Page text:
After the service was completed, Chef Arno came to sit down at my table and chat about his overseas trips. Spain was one of his highlights, as he went in search of the magic formula in what makes the Jamon Iberico hams the best in the world. Chef Arno is a keen charcuterier, making coppa, hams, and pancetta, having taught himself through trial and error, he said. He gets his pigs from Glen Oaks, the same supplier which Neil Jewell and Richard Bosman use. At Iberico they use black pigs, and the taste of the hams was exceptional, he said. He was not able to get into the production plant, but they do have an Iberico Museum, which he visited, and from which he learnt a lot. The Iberico hams are aged in underground cellars, and are so sought after that they can cost €600 – €800! The honeymoon also included Portugal, with stops in Lisbon, Oporto, and the fishing village Tavira. They ate a lot of seafood, he told, me, with sardines prominent. He was impressed with the freshness of the ingredients, coming from impressive markets, focused on citrus and tomatoes. Service is less impressive, but he liked their simple presentation of food. The cover charge soon irritated them, which is meant to cover service and bread, which they declined eventually.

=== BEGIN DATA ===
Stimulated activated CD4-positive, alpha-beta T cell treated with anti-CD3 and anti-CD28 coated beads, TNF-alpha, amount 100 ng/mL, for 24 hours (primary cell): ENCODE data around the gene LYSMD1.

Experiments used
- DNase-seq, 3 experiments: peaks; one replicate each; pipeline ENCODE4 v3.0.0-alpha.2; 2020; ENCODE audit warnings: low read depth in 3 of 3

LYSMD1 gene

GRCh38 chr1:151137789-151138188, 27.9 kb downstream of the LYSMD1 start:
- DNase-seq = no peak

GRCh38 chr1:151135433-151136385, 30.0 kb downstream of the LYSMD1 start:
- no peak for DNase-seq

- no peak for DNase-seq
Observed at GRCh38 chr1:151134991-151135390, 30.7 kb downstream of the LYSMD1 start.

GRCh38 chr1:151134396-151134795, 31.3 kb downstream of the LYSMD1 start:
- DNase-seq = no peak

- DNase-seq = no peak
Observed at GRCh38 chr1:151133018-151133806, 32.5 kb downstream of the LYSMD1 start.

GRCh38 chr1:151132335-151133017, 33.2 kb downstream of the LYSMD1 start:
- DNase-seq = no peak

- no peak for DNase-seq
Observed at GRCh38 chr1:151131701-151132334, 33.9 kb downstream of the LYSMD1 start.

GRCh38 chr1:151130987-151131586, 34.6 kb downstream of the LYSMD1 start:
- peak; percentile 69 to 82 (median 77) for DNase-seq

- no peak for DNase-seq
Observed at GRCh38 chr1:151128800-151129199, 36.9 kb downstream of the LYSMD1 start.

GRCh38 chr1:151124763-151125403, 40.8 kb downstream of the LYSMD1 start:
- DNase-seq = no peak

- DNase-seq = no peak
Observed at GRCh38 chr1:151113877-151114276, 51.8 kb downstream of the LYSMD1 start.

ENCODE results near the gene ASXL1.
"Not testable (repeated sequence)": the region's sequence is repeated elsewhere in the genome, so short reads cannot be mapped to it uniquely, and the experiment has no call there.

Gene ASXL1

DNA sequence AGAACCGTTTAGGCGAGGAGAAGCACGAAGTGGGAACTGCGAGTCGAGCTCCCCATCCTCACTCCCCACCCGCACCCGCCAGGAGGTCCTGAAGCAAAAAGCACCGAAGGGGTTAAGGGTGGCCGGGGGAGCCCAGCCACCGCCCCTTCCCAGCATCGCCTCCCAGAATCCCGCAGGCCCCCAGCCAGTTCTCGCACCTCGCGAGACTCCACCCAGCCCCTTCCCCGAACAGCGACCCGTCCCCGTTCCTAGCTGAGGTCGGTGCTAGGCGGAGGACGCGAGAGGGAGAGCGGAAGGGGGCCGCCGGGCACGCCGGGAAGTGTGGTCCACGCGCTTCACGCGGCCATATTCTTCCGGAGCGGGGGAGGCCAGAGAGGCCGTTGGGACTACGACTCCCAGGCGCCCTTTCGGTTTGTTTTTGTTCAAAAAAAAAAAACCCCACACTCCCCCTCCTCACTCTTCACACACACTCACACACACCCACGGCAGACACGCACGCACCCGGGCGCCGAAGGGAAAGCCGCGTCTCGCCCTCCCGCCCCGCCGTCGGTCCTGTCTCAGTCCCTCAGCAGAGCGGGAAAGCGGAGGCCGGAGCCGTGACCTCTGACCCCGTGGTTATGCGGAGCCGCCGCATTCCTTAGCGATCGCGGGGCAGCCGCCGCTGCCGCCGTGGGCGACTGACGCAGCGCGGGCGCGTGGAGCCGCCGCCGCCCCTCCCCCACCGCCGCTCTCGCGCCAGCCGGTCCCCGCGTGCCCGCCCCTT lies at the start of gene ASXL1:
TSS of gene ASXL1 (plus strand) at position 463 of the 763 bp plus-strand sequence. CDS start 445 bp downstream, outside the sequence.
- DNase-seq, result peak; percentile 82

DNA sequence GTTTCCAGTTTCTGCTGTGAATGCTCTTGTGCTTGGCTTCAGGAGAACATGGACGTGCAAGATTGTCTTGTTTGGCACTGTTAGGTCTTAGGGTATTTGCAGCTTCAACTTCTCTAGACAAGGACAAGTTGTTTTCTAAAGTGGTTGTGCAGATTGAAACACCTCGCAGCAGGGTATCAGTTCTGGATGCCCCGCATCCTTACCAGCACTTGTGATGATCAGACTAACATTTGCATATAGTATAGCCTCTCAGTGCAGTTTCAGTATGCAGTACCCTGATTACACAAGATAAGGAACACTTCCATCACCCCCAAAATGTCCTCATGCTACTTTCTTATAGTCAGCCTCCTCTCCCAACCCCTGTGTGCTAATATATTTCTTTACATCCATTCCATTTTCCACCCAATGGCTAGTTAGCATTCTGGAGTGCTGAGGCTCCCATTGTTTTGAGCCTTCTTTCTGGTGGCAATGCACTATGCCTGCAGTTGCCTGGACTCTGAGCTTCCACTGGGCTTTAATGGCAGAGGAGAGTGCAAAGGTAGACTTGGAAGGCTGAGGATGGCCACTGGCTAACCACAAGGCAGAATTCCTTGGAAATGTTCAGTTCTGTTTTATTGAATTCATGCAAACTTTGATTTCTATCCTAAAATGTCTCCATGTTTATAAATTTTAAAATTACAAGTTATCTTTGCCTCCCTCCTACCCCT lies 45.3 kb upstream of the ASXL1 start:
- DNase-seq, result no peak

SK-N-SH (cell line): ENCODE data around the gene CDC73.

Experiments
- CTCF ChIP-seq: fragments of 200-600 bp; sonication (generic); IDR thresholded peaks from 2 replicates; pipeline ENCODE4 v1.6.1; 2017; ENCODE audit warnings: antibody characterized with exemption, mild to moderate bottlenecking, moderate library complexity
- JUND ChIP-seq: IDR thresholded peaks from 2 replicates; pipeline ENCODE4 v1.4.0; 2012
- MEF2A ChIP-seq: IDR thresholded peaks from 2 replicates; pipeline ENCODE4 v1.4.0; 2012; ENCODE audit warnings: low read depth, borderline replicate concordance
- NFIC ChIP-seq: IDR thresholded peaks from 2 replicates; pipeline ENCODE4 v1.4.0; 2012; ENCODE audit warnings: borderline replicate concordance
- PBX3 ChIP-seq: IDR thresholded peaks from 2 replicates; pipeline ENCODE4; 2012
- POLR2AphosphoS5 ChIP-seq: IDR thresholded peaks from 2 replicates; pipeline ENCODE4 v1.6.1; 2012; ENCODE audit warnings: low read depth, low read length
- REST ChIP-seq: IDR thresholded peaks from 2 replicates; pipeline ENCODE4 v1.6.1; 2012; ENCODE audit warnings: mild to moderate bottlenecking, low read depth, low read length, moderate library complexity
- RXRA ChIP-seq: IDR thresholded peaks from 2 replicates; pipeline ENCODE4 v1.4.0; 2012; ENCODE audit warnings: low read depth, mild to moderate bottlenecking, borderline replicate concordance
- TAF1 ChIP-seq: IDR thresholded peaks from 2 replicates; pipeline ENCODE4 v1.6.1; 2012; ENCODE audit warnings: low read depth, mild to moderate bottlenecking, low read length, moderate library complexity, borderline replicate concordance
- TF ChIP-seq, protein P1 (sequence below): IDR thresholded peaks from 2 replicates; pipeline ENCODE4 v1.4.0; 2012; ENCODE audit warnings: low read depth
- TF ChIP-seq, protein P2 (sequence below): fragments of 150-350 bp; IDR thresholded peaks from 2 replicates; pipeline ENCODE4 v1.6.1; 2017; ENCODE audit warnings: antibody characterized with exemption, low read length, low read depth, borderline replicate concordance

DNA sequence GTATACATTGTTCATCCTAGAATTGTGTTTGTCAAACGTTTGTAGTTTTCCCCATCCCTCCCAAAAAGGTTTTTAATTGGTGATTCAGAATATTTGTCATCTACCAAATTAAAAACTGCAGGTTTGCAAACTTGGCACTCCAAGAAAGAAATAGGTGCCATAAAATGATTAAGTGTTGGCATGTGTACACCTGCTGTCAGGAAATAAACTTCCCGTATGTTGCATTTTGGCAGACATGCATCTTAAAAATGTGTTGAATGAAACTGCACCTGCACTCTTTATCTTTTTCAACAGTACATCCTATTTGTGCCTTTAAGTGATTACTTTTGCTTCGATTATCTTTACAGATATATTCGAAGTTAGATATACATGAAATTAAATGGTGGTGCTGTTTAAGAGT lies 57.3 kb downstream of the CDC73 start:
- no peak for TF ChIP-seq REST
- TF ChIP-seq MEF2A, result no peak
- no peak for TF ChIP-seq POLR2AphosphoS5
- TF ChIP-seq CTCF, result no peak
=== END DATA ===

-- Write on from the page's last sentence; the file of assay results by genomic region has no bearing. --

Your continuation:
In July Maison owner Chris Weylandt flew Chef Arno to Melbourne, where a Weylandt’s store has opened, with a The Kitchen too, but not at the same level as in Franschhoek. His task was to assist with their Autumn Harvest Menu, which has a strong South African influence, serving pies, bobotie, and more. He had received permission from Chris to do a stage at a top restaurant in Melbourne too, and Cutler & Co (a top five restaurant in Melbourne) accepted his application for a ten day stint in their kitchen. He laughed when he shared that at 29 years he was older than most of the other chefs in the kitchen, and that they offered him a job on the second day, not having had a stagier work as hard as Chef Arno before! He was impressed at where the other chefs have worked in the past, at such top international restaurants as Attica in Australia, D.O.M in Brazil, Mugaritz in Spain, and Dinner with Heston Blumenthal in London. He feels that South African cuisine is not far behind that which he experienced in Melbourne, and mentioned how expensive it is. They use good beef (Wagyu and Black Angus), as well as fresh fruit and vegetables, all of which they source from the Melbourne Market. Eating out is big in Melbourne, and when he could, Chef Arno ate at restaurants, including Supernormal (which belongs to Chef Andrew McConnell, who also owns Cutler & Co) on Flinders Lane, Cumulus Inc, Flower Drum, and at other Asian fusion restaurants.